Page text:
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Perhaps the best part of Night Film is its use of multimedia within the page. After the New York Times introduction to Ashley Cordova’s death, an eighteen page slideshow catches the reader up on all of Stanislas Cordova’s life, work and legacy faster than eighteen pages of prose ever could. This is an interesting move for the narrator to use reader-found objects (there is no “character filter” for the first twenty pages) for the sake of a more reader-tangible plot (one thinks of the multimedia use in Danielewski’s House of Leaves or Jennifer Egan’s PowerPoint chapter from A Visit From The Goon Squad but Pessl’s pyrotechnics are purely informative, rather than look-at-me-I’m-a-writer-being-edgy). As a reader, we respond directly to these multimedia objects—without the filter of a character—and form our own responses.

After McGrath’s initial encounter with this apparition in the prologue, one connects that woman with Ashley Cordova’s image presented on the first page of the novel. It takes McGrath much longer to put that together. What is brilliant about this approach is that these found objects both inform the characters with information and give readers immediate access to Night Film’s information heavy world.

 

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Smeared hated jelly. He told me that one morning at our sea-farer-themed breakfast.

I asked for my eggs sunny side up.

“What way is the sun, really?” the server said, pointing to the sky.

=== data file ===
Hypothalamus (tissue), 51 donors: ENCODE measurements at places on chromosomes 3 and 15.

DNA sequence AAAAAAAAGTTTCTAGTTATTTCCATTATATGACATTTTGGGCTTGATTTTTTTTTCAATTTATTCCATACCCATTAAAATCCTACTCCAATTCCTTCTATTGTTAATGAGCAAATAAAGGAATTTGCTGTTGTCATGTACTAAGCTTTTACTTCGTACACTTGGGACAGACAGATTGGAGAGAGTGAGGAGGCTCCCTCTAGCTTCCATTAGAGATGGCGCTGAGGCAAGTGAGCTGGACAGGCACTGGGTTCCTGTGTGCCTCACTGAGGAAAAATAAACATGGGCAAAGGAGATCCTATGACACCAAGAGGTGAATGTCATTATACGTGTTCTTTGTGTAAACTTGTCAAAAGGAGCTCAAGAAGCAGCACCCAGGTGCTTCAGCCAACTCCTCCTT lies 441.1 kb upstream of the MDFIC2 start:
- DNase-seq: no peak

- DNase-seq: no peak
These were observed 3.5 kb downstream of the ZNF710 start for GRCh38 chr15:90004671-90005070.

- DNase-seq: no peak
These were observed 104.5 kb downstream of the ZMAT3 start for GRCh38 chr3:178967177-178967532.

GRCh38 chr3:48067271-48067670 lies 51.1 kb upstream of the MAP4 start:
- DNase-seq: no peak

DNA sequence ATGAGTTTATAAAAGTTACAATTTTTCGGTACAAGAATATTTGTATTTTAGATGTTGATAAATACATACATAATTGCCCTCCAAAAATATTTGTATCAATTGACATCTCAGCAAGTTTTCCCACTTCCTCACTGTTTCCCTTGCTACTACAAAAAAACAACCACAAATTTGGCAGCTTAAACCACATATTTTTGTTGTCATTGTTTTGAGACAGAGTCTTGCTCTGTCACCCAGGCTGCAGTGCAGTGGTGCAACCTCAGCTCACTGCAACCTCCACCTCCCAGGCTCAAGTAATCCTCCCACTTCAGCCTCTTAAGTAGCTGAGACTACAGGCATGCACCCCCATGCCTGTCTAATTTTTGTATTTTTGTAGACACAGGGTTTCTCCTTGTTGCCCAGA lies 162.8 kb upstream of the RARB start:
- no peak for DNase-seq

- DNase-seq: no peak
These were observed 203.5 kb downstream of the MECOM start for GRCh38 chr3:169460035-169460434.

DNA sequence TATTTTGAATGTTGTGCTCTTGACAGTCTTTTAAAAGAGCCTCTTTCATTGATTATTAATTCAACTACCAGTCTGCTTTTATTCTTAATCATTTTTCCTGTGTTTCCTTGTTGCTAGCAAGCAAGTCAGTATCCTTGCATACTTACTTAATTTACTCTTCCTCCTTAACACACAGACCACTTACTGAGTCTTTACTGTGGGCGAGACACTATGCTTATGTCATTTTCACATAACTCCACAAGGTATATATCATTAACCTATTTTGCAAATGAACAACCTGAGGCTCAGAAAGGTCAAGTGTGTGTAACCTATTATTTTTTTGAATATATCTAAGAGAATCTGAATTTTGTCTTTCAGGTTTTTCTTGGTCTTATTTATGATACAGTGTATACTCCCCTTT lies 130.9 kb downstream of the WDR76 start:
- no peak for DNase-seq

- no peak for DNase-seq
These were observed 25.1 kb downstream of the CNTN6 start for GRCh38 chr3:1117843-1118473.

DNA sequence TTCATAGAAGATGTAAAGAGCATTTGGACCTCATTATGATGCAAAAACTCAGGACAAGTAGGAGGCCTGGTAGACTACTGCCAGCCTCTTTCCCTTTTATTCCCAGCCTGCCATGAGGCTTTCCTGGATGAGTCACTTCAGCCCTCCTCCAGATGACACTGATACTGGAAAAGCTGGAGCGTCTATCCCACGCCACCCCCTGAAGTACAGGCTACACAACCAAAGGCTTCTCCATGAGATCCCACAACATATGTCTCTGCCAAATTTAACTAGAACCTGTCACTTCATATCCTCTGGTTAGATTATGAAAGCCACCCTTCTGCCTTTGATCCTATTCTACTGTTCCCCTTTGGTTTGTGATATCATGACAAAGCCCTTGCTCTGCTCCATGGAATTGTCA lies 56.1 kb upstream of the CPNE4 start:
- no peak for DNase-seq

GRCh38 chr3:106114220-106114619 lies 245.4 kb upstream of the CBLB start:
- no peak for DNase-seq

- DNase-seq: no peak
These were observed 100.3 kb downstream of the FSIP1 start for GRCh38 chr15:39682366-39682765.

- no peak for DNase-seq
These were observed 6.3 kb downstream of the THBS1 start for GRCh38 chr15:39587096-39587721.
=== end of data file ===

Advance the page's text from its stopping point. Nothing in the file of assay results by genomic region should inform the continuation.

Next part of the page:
“Why does everyone on this vessel ask so many questions?” Smeared said.

“Exactly.”

“Where are you from?” I said.

“Jesus, you too?” he said.

“Exactly.”

She left for the kitchen.

A lone old man that wasn’t Smeared tried to reach for her bottom, but no, no treasure for that old man this time.

 

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Night Film could have used more multimedia—it seemed to be holding back, at times. The Blackboards and the “deep web” fansite dedicated to Cordova and his films, one that McGrath and crew labor to access—these could have been further exploited. Near the end of the book, McGrath rambles for pages and pages on the significance of themes, imagery, and props in various Cordova films. I found myself asking for simple slides, supplemental info panes, or possible fan-made work, or even foot or endnotes. Anything but thick, rambling paragraphs. One can only tolerate being adrift in the constellations of an author’s symbols for so long.

Regardless of Night Film’s shortcomings, it is a wildly ambitious work. It is an I-want-to-cancel-my-plans-with-humanity-seclude-myself-and-read-literary-mystery book. It is the Gone Girl for people who like to think.

You’ll read Night Film so fast you’ll feel guilty. Then you’ll read it again.

 

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That night Smeared put me on his lap for a story. I was not accustomed to this strange custom.

“Where are you from, Doug?” I said.

“No one uses my Christian name, anymore,” he said.

“I’m pretty sure there are not mentions of Douglas in the Bible,” I said.

“LIKE HELL SHE AIN’T!” he said from one of his dreams again. Some call it a seizure. Some call it sleep. I waited.

I had to adjust his monocle when he came to. I brushed his sparse hair out his eye. I combed his eyebrows. The rest of his head was an empty birds nest. I didn’t know where we were, only that Smeared was full of stories and no one to listen. I had many more books to read.

“Montana,” he said. “Probably.”

He said this with a softness and lack of authority that only comes in recalling childhood, but it was a softness so hoarse it shook him. Even back then he was an old man, too.

 

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Night Film is now available in hardcover through Random House.

Marisha Pessl is on a book tour, too. See her in your city.